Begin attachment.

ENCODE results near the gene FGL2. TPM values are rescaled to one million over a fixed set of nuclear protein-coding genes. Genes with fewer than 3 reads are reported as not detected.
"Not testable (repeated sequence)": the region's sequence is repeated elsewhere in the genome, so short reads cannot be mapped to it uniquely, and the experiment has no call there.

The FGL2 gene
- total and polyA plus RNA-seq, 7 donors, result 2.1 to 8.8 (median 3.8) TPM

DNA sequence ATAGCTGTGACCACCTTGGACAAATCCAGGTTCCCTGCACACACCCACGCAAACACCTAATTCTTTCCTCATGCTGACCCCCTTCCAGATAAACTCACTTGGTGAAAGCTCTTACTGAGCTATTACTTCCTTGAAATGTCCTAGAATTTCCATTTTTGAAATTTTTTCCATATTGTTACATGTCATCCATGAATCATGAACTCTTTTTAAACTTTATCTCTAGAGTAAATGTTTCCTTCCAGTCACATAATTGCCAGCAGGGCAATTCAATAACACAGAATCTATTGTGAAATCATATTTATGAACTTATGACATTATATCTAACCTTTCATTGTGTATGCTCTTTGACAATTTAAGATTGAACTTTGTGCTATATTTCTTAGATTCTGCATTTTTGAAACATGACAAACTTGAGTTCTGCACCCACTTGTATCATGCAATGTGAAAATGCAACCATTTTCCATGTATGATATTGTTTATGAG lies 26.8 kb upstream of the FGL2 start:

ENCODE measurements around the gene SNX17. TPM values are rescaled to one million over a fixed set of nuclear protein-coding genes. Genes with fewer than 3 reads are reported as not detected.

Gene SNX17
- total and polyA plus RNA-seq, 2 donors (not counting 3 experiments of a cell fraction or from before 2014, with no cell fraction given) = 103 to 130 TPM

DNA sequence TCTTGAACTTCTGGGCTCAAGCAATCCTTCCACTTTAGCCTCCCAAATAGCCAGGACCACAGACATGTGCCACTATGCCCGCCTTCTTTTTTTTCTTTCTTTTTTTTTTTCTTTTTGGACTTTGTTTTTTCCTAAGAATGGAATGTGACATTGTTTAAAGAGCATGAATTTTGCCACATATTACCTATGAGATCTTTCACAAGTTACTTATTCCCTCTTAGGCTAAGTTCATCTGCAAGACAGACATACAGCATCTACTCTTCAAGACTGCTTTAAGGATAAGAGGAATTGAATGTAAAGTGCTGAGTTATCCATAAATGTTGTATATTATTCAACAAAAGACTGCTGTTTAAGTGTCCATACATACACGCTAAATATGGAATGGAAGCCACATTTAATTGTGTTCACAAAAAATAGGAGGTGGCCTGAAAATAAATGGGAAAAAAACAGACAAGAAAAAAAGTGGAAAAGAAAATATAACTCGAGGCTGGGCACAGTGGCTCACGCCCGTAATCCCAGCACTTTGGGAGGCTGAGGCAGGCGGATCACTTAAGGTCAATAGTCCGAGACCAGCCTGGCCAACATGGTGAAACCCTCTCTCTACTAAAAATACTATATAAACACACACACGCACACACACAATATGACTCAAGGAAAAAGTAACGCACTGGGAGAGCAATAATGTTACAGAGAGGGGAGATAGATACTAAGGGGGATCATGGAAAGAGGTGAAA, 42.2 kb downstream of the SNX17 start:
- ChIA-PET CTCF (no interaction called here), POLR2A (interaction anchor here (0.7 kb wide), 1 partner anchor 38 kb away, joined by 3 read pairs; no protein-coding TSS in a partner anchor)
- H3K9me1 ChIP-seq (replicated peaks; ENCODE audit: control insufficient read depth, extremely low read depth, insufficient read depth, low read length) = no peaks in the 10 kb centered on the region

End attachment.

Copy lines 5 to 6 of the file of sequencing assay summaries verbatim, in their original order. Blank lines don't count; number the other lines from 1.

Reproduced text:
DNA sequence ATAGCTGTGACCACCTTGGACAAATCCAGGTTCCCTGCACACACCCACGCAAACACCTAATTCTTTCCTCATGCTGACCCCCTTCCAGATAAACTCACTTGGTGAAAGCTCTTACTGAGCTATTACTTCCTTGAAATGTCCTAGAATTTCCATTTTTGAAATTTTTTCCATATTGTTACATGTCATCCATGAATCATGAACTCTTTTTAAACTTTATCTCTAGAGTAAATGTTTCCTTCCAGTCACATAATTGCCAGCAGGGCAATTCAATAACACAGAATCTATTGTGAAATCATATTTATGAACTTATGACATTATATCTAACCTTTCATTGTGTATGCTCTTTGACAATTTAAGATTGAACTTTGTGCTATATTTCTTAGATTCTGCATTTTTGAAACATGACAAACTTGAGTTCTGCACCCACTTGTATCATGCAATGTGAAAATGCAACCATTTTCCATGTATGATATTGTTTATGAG lies 26.8 kb upstream of the FGL2 start:

ENCODE measurements around the gene SNX17. TPM values are rescaled to one million over a fixed set of nuclear protein-coding genes. Genes with fewer than 3 reads are reported as not detected.